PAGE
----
President Obama finally okayed the release of the much sought-after White House Beer recipe over the weekend, and you can practically hear the yeast bubbling as home beer brewers celebrate across the country. The news is likely to generate interest among a whole new generation of home brewers, too, and we’re guessing they could probably use some advice on conserving water and energy while they enjoy their new hobby. So, we’re offering up some tips we’ve gleaned from the ‘tubes, and if you’d like to add your own please contribute to the comment thread.
How Green Was My Beer Then?
While an interest in sustainability has motivated many an enthusiast to take up home brewing, the process is only as green as you make it. You’ll still be using energy, water, and raw materials as well as buying manufactured equipment and supplies, same as any other brewer.
It may be the case now that, on balance, homemade beer has a smaller footprint than its mass-produced cousins, but the status quo might not necessarily hold for long. Small and large brewing companies alike have been stepping up their green beer game in terms of supply chain, recycling, water conservation, and use of alternative energy.
Also, global beer giant AB-InBev is venturing into brewery waste reclamation processes that involve green technology beyond the reach of a typical home kitchen, at least for now.
Green Brewing Advice
Here are a few drops of green brewing wisdom resulting from a quick search of the Internets:
Glorioushomebrew.com suggests re-using water left over from cooling, cleaning, and washing up in a variety of ways, including from doing your laundry or watering your plants.
The same folks also recommend composting spent grains, or using them to make tasty dog treats.
The forum at northernbrewer.com provides some tips along similar lines, with the additional suggestion of looking for domestically and locally sourced raw materials whenever possible.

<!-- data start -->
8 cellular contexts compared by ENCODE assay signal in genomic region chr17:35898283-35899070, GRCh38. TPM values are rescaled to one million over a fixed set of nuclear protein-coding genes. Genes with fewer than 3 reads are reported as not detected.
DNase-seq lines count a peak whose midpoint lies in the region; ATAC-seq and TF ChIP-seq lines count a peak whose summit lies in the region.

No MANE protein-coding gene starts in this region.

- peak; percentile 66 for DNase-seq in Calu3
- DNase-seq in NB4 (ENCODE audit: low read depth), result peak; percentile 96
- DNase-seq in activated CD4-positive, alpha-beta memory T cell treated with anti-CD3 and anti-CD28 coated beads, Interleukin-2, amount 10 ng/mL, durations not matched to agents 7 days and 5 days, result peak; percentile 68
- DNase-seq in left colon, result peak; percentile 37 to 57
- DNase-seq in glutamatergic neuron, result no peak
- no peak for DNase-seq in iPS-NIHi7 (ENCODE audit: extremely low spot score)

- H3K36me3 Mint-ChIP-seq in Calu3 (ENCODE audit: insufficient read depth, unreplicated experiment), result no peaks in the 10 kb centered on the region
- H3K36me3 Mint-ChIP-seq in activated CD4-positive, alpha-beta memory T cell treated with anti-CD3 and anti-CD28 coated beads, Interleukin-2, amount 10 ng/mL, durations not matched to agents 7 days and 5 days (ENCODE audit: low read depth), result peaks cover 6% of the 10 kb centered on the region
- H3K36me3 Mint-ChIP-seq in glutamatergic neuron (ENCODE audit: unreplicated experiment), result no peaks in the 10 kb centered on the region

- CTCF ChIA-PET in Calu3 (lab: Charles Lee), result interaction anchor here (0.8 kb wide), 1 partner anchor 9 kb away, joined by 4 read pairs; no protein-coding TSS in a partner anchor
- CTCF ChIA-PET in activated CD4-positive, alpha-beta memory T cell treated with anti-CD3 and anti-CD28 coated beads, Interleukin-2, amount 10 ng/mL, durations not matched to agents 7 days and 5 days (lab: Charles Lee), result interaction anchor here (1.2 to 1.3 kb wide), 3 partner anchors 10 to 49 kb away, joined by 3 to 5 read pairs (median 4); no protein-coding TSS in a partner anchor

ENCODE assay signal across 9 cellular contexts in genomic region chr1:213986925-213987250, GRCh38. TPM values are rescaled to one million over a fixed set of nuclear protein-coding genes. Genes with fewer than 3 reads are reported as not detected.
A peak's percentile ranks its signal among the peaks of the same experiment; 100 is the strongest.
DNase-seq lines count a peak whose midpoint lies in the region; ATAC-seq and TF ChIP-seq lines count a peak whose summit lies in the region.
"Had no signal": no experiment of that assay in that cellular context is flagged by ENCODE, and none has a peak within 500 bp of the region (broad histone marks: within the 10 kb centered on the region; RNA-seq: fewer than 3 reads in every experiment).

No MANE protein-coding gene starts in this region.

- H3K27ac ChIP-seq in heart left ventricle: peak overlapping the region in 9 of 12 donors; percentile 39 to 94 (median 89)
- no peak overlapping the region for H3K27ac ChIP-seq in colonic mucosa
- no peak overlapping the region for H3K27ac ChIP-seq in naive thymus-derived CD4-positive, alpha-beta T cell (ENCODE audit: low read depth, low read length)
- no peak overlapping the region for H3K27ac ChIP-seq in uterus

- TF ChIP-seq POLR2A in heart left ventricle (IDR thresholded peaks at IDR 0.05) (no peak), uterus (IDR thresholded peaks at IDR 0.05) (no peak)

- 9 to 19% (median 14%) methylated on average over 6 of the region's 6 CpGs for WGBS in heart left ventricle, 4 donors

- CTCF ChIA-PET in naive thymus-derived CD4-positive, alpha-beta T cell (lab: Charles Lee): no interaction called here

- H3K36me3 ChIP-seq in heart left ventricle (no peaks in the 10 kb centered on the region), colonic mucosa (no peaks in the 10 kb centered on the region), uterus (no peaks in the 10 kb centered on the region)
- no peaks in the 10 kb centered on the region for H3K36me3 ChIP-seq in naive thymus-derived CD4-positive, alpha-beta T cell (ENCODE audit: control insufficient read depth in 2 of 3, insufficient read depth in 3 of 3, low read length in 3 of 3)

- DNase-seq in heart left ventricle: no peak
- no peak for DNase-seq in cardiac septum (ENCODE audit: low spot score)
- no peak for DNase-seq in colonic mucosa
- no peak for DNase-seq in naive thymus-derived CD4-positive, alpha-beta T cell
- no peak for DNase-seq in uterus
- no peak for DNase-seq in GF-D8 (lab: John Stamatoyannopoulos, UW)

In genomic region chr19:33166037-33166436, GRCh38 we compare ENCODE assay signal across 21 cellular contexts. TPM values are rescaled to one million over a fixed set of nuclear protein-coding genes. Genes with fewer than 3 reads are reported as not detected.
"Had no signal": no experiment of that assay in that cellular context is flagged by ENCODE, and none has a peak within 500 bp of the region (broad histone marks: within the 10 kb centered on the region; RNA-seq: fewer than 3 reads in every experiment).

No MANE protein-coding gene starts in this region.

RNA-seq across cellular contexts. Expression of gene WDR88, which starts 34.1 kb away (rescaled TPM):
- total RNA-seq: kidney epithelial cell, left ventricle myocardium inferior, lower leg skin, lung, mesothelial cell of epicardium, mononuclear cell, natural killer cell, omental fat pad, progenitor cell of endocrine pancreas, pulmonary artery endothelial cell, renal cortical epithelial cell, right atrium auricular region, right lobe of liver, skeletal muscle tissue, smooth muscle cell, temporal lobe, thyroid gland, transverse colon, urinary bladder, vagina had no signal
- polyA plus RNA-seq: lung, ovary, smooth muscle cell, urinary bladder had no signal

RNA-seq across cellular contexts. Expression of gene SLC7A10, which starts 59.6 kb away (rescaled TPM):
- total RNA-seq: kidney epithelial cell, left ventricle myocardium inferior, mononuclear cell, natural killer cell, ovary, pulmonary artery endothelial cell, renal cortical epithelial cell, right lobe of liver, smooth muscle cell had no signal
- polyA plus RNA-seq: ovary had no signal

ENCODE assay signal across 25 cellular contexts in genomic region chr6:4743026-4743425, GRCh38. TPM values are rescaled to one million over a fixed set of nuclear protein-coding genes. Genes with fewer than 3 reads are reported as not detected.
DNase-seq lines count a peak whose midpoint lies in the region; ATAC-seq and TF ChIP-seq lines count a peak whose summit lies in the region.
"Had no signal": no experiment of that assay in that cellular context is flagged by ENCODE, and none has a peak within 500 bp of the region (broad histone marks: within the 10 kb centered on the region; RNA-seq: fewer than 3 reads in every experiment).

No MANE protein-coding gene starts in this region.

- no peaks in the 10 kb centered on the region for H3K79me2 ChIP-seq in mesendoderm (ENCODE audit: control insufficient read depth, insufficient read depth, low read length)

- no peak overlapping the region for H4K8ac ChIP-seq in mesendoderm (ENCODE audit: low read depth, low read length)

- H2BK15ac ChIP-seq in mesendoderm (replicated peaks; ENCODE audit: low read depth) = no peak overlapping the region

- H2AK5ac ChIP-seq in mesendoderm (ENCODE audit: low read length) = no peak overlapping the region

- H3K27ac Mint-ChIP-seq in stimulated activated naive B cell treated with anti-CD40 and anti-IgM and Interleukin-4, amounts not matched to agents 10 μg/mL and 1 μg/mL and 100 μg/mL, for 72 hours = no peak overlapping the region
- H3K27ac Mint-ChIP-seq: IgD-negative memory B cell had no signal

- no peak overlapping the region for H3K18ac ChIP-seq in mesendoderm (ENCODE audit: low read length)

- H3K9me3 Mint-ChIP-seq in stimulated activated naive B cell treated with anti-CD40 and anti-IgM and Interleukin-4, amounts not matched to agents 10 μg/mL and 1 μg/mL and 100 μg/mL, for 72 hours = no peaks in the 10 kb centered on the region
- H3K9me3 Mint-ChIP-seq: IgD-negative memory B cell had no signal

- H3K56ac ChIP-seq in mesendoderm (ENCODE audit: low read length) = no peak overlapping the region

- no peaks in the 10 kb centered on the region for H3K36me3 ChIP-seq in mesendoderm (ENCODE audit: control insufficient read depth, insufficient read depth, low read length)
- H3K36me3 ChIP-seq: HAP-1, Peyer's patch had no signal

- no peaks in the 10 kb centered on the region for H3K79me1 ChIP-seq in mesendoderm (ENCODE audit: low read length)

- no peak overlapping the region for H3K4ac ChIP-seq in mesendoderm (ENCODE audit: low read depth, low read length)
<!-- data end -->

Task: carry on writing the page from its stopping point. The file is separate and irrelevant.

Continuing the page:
Triple Pundit ran a post earlier this year with some great advice for new brewers. The list includes joining a brewing community to learn more about the process, which will help avoid wasting supplies due to mistakes.
Learning how to brew beer in kegs and growing your own hops (apparently, easier than it sounds) also make the cut.
The Chronicle of Higher Education offers up a profile of one dedicated home brewer whose home includes solar panels. Depending on the size of the installation, solar or wind power could pretty much make the energy consumption issue a moot point.
If you’re in a good position to invest in alternative energy for your home, taking up home brewing will provide you with a really good excuse to go ahead and do it.
Green Beer, Green Jobs
Due to the timing of the White House Beer announcement, some media outlets, such as the Washington Post and ABC News, have speculated that it’s all part of a ploy to win over working class voters (seriously, like nobody else drinks beer?).
On the other hand, release of the White House Beer recipe could very well put more people to work, by helping to grow the market for beer making kits and home brewing supplies. That’s a good thing, right?
Regardless of your politics, drink up! And don’t forget to share your favorite sustainable home brewing tips in the comment thread.
Follow me on Twitter: @TinaMCasey.
Tina Casey specializes in military and corporate sustainability, advanced technology, emerging materials, biofuels, and water and wastewater issues. Tina’s articles are reposted frequently on Reuters, Scientific American, and many other sites. You can also follow her on Twitter @TinaMCasey and Google+.